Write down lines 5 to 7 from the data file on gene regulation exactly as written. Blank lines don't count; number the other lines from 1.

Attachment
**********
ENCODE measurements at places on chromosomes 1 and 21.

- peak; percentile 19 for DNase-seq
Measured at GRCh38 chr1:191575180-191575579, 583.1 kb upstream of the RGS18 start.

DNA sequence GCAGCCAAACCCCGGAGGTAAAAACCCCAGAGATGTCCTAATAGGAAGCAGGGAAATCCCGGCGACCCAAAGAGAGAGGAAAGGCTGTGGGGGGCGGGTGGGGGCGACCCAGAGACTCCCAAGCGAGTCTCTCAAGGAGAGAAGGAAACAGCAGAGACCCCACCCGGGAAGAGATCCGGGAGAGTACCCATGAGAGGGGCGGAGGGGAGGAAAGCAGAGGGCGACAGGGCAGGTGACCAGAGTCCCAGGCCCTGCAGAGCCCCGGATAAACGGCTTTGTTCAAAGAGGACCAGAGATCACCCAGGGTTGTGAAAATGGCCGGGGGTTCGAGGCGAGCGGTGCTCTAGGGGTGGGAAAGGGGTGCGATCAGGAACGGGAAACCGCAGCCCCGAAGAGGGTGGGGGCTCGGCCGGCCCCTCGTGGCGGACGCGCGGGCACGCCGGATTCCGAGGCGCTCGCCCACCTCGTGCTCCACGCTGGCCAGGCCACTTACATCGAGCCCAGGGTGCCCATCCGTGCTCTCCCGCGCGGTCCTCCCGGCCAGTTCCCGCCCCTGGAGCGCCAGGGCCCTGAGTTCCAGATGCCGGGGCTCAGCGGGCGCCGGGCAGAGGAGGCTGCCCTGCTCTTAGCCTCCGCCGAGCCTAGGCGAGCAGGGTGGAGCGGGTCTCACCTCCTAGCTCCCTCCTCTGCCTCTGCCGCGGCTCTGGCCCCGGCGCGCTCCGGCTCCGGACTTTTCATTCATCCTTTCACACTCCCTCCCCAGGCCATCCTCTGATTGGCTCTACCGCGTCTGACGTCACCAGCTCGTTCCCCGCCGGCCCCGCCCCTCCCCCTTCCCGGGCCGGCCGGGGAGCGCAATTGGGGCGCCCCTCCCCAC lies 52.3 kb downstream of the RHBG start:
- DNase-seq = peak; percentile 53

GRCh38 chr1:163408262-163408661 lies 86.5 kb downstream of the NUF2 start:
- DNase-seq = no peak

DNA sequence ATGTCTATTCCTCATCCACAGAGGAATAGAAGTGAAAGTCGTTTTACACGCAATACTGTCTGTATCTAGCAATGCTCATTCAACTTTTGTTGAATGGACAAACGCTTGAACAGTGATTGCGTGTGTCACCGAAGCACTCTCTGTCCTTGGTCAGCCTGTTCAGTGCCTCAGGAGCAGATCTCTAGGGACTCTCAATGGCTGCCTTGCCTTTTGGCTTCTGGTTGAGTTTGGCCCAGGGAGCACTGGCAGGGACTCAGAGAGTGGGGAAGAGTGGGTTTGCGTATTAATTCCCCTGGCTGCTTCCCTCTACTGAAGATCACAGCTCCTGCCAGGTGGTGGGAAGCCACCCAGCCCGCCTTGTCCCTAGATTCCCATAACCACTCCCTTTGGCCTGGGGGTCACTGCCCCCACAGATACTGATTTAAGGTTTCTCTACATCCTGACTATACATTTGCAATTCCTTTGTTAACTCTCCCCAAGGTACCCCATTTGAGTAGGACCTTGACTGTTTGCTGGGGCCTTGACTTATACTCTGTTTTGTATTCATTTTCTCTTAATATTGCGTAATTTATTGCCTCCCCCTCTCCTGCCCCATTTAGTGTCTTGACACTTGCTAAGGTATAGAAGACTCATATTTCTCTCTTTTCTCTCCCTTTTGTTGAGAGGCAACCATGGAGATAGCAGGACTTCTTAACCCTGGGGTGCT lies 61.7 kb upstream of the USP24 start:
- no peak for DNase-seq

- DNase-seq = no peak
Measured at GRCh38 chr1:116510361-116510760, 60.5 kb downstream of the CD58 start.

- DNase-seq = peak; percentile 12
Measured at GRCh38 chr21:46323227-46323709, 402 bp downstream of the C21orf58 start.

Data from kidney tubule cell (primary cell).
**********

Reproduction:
- DNase-seq = peak; percentile 53

GRCh38 chr1:163408262-163408661 lies 86.5 kb downstream of the NUF2 start:
- DNase-seq = no peak